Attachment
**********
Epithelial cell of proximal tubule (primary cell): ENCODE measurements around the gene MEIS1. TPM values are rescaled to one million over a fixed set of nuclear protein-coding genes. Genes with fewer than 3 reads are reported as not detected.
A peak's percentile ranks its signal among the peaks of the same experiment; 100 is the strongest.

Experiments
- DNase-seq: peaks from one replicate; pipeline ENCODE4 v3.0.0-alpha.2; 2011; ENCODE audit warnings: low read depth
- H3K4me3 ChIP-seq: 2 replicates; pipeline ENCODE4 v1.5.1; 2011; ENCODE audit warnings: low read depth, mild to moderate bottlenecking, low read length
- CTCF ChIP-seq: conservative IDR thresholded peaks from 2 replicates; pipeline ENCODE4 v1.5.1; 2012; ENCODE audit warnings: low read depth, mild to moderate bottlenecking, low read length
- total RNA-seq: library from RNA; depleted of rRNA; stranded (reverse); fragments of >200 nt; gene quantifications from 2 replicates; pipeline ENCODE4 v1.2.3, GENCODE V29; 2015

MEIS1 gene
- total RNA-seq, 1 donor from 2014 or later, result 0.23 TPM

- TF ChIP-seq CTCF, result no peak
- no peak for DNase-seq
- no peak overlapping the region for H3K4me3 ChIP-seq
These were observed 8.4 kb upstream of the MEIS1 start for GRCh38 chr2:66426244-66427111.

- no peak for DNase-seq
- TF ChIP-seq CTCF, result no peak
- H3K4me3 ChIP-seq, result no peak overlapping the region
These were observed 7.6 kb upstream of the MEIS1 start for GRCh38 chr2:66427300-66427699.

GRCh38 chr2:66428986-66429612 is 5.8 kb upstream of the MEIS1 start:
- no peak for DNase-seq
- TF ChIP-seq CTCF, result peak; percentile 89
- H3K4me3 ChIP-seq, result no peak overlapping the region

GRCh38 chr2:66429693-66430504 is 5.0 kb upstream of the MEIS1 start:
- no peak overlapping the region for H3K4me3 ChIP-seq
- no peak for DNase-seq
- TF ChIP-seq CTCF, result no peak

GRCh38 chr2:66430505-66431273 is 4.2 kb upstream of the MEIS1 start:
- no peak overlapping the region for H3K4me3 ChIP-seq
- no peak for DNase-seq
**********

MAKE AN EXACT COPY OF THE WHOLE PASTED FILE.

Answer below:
Epithelial cell of proximal tubule (primary cell): ENCODE measurements around the gene MEIS1. TPM values are rescaled to one million over a fixed set of nuclear protein-coding genes. Genes with fewer than 3 reads are reported as not detected.
A peak's percentile ranks its signal among the peaks of the same experiment; 100 is the strongest.

Experiments
- DNase-seq: peaks from one replicate; pipeline ENCODE4 v3.0.0-alpha.2; 2011; ENCODE audit warnings: low read depth
- H3K4me3 ChIP-seq: 2 replicates; pipeline ENCODE4 v1.5.1; 2011; ENCODE audit warnings: low read depth, mild to moderate bottlenecking, low read length
- CTCF ChIP-seq: conservative IDR thresholded peaks from 2 replicates; pipeline ENCODE4 v1.5.1; 2012; ENCODE audit warnings: low read depth, mild to moderate bottlenecking, low read length
- total RNA-seq: library from RNA; depleted of rRNA; stranded (reverse); fragments of >200 nt; gene quantifications from 2 replicates; pipeline ENCODE4 v1.2.3, GENCODE V29; 2015

MEIS1 gene
- total RNA-seq, 1 donor from 2014 or later, result 0.23 TPM

- TF ChIP-seq CTCF, result no peak
- no peak for DNase-seq
- no peak overlapping the region for H3K4me3 ChIP-seq
These were observed 8.4 kb upstream of the MEIS1 start for GRCh38 chr2:66426244-66427111.

- no peak for DNase-seq
- TF ChIP-seq CTCF, result no peak
- H3K4me3 ChIP-seq, result no peak overlapping the region
These were observed 7.6 kb upstream of the MEIS1 start for GRCh38 chr2:66427300-66427699.

GRCh38 chr2:66428986-66429612 is 5.8 kb upstream of the MEIS1 start:
- no peak for DNase-seq
- TF ChIP-seq CTCF, result peak; percentile 89
- H3K4me3 ChIP-seq, result no peak overlapping the region

GRCh38 chr2:66429693-66430504 is 5.0 kb upstream of the MEIS1 start:
- no peak overlapping the region for H3K4me3 ChIP-seq
- no peak for DNase-seq
- TF ChIP-seq CTCF, result no peak

GRCh38 chr2:66430505-66431273 is 4.2 kb upstream of the MEIS1 start:
- no peak overlapping the region for H3K4me3 ChIP-seq
- no peak for DNase-seq